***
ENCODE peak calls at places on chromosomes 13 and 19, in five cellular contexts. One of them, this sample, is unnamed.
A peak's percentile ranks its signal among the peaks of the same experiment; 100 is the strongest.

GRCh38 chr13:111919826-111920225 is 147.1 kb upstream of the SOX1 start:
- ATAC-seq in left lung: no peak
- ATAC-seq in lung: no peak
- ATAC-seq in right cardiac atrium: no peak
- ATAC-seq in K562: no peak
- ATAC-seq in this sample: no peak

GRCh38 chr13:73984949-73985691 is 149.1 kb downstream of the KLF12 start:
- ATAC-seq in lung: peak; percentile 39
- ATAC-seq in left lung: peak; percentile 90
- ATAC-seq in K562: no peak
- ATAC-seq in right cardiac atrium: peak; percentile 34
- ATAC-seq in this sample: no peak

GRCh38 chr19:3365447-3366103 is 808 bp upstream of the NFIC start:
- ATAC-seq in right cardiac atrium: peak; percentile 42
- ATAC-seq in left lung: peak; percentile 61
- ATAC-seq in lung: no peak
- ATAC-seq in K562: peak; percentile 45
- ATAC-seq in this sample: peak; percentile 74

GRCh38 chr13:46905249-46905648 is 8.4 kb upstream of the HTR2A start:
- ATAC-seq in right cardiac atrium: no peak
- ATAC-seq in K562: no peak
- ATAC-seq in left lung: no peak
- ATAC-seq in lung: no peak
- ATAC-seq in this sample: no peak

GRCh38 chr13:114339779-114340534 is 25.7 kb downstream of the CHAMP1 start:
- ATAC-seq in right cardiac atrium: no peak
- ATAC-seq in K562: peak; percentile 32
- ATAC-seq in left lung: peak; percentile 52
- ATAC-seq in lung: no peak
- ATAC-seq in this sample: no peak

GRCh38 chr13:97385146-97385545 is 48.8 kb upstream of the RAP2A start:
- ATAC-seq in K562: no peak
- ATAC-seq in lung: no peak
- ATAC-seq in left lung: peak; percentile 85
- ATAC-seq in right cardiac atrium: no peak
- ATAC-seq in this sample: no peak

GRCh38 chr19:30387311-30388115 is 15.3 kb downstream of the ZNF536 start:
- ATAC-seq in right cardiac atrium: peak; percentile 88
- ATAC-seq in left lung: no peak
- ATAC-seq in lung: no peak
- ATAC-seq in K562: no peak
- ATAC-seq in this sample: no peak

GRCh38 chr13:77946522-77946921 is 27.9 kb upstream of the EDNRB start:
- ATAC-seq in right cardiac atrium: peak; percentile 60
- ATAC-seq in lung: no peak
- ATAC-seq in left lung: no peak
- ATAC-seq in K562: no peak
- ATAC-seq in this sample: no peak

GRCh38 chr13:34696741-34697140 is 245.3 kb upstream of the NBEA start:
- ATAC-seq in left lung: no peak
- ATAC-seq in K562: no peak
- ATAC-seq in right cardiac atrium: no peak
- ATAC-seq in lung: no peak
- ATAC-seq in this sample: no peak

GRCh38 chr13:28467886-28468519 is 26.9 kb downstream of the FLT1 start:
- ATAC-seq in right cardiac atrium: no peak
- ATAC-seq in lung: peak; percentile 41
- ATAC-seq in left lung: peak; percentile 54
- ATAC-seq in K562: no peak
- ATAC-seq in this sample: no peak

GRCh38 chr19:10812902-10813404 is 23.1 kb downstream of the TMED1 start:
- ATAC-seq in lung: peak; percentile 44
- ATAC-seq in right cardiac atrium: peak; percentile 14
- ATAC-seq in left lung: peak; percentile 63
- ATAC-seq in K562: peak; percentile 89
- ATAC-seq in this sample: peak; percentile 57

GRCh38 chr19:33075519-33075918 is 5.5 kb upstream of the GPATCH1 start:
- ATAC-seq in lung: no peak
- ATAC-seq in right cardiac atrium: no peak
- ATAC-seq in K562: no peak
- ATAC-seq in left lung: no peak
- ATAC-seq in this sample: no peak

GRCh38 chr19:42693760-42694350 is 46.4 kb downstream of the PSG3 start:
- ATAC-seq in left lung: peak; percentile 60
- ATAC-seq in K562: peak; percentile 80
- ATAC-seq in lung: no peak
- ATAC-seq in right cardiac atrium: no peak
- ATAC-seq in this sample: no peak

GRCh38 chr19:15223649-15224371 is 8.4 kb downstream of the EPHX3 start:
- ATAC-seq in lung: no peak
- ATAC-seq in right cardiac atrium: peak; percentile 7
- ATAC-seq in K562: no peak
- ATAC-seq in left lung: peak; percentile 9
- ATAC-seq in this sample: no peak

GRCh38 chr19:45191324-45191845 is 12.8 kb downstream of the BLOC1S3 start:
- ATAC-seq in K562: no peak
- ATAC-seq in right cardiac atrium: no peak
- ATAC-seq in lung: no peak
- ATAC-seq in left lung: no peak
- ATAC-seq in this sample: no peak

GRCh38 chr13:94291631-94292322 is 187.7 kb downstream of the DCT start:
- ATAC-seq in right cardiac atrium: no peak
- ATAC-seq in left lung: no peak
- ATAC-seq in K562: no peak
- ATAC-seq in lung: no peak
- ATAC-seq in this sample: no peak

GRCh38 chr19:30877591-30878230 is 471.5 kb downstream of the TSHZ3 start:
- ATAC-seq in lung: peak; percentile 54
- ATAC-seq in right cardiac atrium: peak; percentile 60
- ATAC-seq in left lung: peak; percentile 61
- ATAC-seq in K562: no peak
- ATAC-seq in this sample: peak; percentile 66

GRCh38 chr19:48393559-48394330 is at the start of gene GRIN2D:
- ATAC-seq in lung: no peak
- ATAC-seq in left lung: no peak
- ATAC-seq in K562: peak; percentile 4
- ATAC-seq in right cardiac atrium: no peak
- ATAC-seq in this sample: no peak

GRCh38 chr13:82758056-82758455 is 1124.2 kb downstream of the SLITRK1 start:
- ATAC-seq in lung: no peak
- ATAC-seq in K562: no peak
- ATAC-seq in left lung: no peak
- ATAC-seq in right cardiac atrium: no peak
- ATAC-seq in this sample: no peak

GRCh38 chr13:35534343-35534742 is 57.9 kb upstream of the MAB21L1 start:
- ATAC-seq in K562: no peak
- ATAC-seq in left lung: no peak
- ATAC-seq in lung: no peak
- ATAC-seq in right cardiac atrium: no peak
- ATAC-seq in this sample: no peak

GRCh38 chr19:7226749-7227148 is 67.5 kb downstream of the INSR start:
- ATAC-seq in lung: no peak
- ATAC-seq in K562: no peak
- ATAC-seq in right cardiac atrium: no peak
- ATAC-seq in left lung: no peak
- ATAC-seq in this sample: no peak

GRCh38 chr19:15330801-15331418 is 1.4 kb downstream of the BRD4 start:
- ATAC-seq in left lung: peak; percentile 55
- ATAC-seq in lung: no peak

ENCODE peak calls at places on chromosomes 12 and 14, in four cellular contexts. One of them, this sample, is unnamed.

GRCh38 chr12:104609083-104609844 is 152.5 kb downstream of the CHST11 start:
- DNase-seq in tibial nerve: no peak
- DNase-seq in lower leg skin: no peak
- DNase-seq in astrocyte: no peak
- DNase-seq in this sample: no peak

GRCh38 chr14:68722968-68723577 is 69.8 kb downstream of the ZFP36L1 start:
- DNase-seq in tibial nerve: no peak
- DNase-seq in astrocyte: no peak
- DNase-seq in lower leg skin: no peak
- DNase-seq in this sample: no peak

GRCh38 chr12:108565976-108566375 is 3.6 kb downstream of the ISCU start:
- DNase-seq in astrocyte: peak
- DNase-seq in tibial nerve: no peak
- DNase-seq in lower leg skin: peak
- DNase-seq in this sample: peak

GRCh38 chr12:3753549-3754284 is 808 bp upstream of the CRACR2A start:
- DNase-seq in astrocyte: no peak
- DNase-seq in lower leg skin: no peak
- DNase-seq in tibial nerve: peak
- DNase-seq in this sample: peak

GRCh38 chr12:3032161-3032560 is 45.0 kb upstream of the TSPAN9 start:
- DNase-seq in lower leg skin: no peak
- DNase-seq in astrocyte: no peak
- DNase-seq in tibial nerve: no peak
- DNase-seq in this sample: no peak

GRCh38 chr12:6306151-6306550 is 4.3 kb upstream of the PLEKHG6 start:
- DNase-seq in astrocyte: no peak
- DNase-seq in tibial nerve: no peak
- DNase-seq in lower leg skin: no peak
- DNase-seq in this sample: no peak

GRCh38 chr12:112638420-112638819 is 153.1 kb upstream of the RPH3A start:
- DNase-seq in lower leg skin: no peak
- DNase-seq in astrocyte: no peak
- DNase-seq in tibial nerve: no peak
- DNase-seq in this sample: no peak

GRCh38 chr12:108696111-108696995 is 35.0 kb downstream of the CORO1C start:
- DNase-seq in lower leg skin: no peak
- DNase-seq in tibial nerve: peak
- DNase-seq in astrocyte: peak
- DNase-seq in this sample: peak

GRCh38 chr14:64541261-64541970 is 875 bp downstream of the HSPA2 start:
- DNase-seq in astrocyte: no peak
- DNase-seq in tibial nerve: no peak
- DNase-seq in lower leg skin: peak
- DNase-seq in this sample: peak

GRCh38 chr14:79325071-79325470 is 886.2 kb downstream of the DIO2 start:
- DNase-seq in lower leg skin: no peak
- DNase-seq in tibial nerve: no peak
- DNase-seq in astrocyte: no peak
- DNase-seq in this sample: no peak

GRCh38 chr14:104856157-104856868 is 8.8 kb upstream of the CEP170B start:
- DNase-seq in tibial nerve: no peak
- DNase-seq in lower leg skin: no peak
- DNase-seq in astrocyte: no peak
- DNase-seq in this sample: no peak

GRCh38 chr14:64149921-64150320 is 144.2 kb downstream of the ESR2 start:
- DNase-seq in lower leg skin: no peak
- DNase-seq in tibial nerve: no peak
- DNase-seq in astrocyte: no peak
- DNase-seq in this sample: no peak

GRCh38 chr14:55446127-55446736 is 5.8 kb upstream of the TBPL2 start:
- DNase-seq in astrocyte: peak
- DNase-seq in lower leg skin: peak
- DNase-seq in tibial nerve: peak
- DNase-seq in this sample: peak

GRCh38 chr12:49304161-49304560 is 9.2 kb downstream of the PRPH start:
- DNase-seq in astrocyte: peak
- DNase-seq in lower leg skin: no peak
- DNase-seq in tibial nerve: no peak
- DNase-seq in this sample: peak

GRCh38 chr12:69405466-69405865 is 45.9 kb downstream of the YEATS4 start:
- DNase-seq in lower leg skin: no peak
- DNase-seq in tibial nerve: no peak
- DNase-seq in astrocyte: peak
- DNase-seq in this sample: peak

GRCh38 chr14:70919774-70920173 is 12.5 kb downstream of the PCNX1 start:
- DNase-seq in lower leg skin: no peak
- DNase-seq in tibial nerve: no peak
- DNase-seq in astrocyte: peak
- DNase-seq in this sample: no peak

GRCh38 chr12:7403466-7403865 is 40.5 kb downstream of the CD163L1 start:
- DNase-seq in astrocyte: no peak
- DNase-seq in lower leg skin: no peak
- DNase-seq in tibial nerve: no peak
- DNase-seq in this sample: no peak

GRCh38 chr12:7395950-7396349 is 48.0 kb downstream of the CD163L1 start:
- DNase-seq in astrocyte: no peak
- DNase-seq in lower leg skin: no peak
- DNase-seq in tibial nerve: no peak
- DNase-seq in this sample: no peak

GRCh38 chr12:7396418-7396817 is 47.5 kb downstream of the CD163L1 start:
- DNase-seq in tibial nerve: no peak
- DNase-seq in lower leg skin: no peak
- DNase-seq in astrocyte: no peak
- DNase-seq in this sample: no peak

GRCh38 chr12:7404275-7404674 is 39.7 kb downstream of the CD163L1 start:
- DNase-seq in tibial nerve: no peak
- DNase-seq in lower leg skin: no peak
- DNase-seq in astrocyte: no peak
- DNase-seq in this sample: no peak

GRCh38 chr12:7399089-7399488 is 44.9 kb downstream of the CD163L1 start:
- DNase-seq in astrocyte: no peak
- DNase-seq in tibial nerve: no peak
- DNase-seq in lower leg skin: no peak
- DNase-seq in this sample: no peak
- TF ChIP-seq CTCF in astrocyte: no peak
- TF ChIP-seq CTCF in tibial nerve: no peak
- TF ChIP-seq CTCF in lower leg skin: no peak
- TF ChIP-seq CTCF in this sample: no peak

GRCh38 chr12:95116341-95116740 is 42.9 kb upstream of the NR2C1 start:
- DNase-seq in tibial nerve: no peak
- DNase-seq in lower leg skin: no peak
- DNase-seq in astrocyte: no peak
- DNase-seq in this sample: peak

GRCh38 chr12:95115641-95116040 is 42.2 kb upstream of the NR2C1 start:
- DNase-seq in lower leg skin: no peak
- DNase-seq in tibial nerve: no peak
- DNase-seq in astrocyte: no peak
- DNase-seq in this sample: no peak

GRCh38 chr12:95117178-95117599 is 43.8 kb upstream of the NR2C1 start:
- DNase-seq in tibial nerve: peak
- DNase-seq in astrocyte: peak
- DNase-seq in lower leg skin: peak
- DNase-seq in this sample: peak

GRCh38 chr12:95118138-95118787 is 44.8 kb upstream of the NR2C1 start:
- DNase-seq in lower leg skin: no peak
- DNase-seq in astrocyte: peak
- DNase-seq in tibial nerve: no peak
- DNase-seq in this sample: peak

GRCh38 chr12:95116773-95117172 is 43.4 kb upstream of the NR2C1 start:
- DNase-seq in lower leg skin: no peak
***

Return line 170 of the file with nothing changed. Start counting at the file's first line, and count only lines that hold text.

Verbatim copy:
- DNase-seq in tibial nerve: peak